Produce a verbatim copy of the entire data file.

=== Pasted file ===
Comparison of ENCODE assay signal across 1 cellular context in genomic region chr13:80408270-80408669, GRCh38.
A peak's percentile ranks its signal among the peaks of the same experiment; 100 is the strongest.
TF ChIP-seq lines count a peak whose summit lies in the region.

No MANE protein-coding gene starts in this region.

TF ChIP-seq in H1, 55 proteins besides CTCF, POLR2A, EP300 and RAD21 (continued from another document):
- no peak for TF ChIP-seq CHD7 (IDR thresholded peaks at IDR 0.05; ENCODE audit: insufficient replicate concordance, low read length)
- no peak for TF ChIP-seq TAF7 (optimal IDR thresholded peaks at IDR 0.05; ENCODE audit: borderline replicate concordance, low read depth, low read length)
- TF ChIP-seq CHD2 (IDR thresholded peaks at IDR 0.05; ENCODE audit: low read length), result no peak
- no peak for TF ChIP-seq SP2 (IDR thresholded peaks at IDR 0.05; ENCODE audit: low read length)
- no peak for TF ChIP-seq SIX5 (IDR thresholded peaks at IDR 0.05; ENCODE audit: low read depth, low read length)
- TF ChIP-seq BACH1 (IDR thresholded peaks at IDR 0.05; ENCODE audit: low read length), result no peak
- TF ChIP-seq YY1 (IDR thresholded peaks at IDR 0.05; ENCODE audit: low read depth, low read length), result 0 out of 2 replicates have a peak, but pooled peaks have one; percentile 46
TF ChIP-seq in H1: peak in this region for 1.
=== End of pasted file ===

Comparison of ENCODE assay signal across 1 cellular context in genomic region chr13:80408270-80408669, GRCh38.
A peak's percentile ranks its signal among the peaks of the same experiment; 100 is the strongest.
TF ChIP-seq lines count a peak whose summit lies in the region.

No MANE protein-coding gene starts in this region.

TF ChIP-seq in H1, 55 proteins besides CTCF, POLR2A, EP300 and RAD21 (continued from another document):
- no peak for TF ChIP-seq CHD7 (IDR thresholded peaks at IDR 0.05; ENCODE audit: insufficient replicate concordance, low read length)
- no peak for TF ChIP-seq TAF7 (optimal IDR thresholded peaks at IDR 0.05; ENCODE audit: borderline replicate concordance, low read depth, low read length)
- TF ChIP-seq CHD2 (IDR thresholded peaks at IDR 0.05; ENCODE audit: low read length), result no peak
- no peak for TF ChIP-seq SP2 (IDR thresholded peaks at IDR 0.05; ENCODE audit: low read length)
- no peak for TF ChIP-seq SIX5 (IDR thresholded peaks at IDR 0.05; ENCODE audit: low read depth, low read length)
- TF ChIP-seq BACH1 (IDR thresholded peaks at IDR 0.05; ENCODE audit: low read length), result no peak
- TF ChIP-seq YY1 (IDR thresholded peaks at IDR 0.05; ENCODE audit: low read depth, low read length), result 0 out of 2 replicates have a peak, but pooled peaks have one; percentile 46
TF ChIP-seq in H1: peak in this region for 1.